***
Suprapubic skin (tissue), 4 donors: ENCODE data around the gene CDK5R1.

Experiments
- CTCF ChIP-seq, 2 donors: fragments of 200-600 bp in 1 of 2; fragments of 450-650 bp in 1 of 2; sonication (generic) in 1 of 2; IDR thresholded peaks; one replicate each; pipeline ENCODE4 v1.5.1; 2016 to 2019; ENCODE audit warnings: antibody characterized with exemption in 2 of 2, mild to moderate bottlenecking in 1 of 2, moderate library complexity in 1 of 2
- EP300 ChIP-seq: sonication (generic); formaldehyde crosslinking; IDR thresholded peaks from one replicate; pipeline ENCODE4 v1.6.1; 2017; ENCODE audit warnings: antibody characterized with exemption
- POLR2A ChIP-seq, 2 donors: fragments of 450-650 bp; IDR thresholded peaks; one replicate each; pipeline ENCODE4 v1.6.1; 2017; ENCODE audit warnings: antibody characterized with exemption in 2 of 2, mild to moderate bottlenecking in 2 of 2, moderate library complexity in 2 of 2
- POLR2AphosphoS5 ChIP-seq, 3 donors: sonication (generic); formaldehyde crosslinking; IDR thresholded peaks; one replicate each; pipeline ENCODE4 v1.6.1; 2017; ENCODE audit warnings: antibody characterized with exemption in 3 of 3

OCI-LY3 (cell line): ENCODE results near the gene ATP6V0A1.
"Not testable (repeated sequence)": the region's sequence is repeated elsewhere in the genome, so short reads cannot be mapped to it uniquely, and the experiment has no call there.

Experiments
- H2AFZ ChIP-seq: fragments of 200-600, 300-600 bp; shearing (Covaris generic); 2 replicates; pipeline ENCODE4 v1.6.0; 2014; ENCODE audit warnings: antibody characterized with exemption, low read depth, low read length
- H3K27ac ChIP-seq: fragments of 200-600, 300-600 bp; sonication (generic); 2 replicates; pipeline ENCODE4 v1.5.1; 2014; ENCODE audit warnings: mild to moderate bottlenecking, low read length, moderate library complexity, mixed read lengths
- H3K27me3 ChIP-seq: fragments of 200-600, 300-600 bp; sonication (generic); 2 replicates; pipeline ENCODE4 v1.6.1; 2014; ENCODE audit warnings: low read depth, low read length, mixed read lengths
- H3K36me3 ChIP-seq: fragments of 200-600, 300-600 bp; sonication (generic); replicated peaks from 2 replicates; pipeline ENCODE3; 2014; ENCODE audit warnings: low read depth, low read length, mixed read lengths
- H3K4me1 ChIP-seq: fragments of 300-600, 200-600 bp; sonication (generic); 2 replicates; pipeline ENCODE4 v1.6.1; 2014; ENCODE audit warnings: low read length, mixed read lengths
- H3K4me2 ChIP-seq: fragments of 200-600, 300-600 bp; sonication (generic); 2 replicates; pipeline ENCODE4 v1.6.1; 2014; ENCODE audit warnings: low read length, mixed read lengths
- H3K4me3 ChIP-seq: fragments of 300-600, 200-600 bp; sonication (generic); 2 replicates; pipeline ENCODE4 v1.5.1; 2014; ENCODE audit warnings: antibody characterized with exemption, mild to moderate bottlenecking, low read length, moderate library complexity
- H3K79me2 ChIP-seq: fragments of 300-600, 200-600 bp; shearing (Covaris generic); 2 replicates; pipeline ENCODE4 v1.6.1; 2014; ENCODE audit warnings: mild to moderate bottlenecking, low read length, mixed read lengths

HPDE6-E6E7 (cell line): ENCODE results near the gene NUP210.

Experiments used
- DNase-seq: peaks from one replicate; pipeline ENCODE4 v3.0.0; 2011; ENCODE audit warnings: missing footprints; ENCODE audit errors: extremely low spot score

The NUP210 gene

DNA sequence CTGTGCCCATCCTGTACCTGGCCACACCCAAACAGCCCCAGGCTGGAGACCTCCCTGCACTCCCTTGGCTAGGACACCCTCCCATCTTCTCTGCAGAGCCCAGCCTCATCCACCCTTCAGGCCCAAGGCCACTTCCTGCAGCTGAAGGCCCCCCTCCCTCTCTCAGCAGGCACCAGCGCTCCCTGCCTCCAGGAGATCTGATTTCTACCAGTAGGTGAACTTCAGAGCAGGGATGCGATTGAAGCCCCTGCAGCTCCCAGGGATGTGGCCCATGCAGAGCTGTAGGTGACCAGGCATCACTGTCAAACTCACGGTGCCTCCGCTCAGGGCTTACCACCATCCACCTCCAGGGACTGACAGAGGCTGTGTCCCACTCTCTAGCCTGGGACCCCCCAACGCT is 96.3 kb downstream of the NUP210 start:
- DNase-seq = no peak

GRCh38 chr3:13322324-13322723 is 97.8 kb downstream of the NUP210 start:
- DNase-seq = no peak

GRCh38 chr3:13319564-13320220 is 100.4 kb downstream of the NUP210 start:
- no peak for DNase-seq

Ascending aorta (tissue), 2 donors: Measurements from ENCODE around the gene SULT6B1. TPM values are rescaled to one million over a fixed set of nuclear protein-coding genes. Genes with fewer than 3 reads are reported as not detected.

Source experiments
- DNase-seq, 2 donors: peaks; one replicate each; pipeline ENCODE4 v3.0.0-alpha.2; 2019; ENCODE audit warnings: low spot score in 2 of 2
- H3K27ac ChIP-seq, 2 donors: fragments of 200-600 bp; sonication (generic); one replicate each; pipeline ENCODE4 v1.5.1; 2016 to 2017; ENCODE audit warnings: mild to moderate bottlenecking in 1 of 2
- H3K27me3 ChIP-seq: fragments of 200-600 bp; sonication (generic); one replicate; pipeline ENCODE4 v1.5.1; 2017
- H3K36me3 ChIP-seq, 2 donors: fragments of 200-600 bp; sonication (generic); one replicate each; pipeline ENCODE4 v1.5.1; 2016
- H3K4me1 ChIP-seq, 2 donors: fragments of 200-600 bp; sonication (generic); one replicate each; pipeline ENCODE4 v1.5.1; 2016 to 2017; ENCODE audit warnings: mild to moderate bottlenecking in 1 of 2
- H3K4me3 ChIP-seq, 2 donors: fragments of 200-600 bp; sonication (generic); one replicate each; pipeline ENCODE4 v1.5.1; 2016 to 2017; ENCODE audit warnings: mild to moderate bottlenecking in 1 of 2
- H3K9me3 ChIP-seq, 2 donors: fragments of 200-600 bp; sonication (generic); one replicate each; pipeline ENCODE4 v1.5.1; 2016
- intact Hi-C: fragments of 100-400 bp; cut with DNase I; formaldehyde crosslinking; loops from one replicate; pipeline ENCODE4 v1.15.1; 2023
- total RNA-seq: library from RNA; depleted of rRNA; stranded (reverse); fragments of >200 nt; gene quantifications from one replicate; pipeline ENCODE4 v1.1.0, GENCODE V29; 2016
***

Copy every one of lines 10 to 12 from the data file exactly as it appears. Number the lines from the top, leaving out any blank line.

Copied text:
- H2AFZ ChIP-seq: fragments of 200-600, 300-600 bp; shearing (Covaris generic); 2 replicates; pipeline ENCODE4 v1.6.0; 2014; ENCODE audit warnings: antibody characterized with exemption, low read depth, low read length
- H3K27ac ChIP-seq: fragments of 200-600, 300-600 bp; sonication (generic); 2 replicates; pipeline ENCODE4 v1.5.1; 2014; ENCODE audit warnings: mild to moderate bottlenecking, low read length, moderate library complexity, mixed read lengths
- H3K27me3 ChIP-seq: fragments of 200-600, 300-600 bp; sonication (generic); 2 replicates; pipeline ENCODE4 v1.6.1; 2014; ENCODE audit warnings: low read depth, low read length, mixed read lengths